[1/13/2014 – edited, mostly for clarity]
Looking at what I posted yesterday, I decided I wanted to add some clarification to what must seem like an irrationally alarmist post.
Truthfully, it’s not the autism angle that bothers me all that much. Granted, I agree that an increase in the prevalence of autism is a legitimate concern, but it’s not one that affects me personally.
What does bother me is the issue with gut bacteria. Specifically, the possibility that consumption of GMO food products could result in lingering, pernicious effects, even after a person stops consuming those foods.
How does that work?
Basically, there are two kinds of GMO crops. One kind is resistant to pesticide, and so can be sprayed with pesticide which kills all the pests but doesn’t kill the crop itself. With the other kind, the plant itself produces pesticide. For instance, it may produce a chemical which eats away at the digestive tracts of insects, resulting in their deaths.
It’s the latter sort of crop which is of particular concern. First, there is some evidence which suggests that the toxin which these crops produce is not as harmless to humans as was hoped. That alone would be a compelling reason to avoid these foods, since increased gut permeability is not a condition which is conducive to good health—quite the opposite, in fact.
Simply ceasing to consume these foods might not result in an end to the problem, though. When gut bacteria are factored into the equation, things become more alarming. Not only do GMO foods seem to throw the natural balance of a person’s gut flora out of whack, but this seems to have deleterious effects on the person’s health as well, due to the disruption of the normal digestive process. Thus, even after discontinuing consumption of the GMO products, it could take a while for the natural balance of gut bacteria to restore itself, assuming it could restore itself at all.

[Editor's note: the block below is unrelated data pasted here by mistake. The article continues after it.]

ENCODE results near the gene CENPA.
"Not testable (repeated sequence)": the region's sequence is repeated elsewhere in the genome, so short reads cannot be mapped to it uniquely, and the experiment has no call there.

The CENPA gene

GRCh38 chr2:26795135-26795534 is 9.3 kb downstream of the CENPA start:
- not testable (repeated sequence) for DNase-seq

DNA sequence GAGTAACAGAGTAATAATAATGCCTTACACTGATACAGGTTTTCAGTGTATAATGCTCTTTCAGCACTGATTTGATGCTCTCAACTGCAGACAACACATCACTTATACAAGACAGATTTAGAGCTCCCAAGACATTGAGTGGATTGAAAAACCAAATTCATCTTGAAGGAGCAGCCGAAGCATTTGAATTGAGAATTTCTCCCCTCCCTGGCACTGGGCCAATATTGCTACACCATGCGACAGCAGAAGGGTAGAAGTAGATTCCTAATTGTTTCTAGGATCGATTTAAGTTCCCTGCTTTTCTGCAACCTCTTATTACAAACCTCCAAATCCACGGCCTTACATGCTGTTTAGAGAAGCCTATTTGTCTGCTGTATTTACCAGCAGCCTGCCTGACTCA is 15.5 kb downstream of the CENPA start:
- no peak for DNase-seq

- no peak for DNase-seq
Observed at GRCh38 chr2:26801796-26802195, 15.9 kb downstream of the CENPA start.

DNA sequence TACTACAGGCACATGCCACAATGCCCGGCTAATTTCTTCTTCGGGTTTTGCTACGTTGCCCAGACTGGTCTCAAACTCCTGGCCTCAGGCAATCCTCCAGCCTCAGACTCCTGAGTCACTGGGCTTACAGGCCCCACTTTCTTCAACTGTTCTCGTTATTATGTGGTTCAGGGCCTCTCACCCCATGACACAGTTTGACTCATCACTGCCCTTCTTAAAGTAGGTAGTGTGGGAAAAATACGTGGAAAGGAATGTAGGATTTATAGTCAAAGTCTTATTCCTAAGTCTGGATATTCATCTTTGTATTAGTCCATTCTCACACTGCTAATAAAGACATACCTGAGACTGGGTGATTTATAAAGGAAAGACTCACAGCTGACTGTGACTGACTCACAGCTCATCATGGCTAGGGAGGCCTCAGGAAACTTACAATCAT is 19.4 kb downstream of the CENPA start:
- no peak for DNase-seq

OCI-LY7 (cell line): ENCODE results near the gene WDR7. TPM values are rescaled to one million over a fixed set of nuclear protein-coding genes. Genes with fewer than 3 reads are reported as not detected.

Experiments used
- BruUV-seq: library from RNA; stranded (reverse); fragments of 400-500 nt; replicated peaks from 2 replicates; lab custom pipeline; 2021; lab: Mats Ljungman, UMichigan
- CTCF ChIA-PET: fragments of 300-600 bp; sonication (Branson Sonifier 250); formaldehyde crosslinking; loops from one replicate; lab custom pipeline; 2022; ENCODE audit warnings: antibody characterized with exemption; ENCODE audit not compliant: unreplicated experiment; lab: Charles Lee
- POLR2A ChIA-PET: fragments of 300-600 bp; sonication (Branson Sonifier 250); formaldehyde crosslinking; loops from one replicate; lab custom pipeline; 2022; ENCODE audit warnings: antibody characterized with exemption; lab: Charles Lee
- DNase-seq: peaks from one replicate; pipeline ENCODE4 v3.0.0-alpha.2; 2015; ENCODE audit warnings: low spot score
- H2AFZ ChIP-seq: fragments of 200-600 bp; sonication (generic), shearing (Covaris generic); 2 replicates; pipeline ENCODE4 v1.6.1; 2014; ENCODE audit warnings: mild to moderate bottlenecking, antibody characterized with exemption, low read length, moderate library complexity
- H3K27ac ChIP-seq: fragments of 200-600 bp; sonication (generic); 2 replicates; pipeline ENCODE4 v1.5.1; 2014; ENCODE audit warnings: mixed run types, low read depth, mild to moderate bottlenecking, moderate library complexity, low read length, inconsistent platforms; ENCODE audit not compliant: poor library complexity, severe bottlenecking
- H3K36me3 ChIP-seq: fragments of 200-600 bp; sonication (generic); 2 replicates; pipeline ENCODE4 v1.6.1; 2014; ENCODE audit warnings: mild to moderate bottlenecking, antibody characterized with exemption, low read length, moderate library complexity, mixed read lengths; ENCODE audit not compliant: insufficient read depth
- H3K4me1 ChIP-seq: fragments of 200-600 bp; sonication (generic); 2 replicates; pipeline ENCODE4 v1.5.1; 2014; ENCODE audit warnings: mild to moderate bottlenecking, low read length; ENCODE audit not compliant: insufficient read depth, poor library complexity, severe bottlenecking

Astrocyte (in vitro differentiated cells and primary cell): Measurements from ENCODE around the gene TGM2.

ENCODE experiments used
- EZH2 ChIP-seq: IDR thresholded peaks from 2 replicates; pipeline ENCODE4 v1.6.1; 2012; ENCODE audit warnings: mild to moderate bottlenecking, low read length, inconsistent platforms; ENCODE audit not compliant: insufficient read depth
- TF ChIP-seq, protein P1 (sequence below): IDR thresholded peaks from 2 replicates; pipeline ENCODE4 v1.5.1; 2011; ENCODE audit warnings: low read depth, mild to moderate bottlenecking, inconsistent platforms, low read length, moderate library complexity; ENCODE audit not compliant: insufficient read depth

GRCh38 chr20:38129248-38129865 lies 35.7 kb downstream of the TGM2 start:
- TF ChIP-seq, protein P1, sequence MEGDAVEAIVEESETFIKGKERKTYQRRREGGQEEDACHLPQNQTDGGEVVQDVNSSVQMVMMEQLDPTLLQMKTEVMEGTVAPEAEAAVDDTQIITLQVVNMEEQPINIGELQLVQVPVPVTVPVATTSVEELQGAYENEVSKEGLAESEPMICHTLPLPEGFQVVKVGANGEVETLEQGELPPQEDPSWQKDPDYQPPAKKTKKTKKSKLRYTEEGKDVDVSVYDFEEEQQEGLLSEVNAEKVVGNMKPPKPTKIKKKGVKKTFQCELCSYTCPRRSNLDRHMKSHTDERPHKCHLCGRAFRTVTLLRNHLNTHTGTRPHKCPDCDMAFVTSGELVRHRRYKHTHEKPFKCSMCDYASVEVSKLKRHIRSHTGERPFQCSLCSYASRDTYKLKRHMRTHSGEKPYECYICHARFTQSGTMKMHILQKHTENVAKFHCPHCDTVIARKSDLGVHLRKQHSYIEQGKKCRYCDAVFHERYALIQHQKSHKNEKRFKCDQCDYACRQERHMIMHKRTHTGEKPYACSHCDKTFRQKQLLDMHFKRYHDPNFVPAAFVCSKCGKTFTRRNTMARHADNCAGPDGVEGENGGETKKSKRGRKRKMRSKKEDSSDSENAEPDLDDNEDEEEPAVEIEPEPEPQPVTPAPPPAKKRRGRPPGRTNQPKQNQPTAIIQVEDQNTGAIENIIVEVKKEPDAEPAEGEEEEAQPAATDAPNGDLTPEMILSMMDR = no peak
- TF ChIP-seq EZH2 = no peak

Worst of all, though, is the suggestion that the bacteria themselves may be changing at the genetic level. It has long been known that bacteria have the ability to assimilate novel genetic material into their own genomes. The concern is that some gut bacteria are assimilating the engineered genetic material from the modified food, specifically the parts which are responsible for creating the toxin. This could then lead to gut bacteria which produce the same toxin that the GMO crop produced when it was alive. Thus, a person afflicted with this condition could end up with a constant, fresh supply of toxin in his intestines, produced by his own gut bacteria, even after he stopped ingesting the GMO foods—and perhaps long after. Assuming damaging effects of these toxins on the human digestive tract, having a fresh supply of them being produced on hand, continuously, could end up being a pretty serious problem. Essentially, the person would be poisoned by his own gut bacteria. Lethally? Well, I suppose that depends on how long a chain of causality you are willing to entertain. Eventually we all die anyway… ;) I’m not trying to suggest that such a thing would result in certain and immediate death to a person, but I’m absolutely willing to say that I would NOT want to be the one who has to live with it.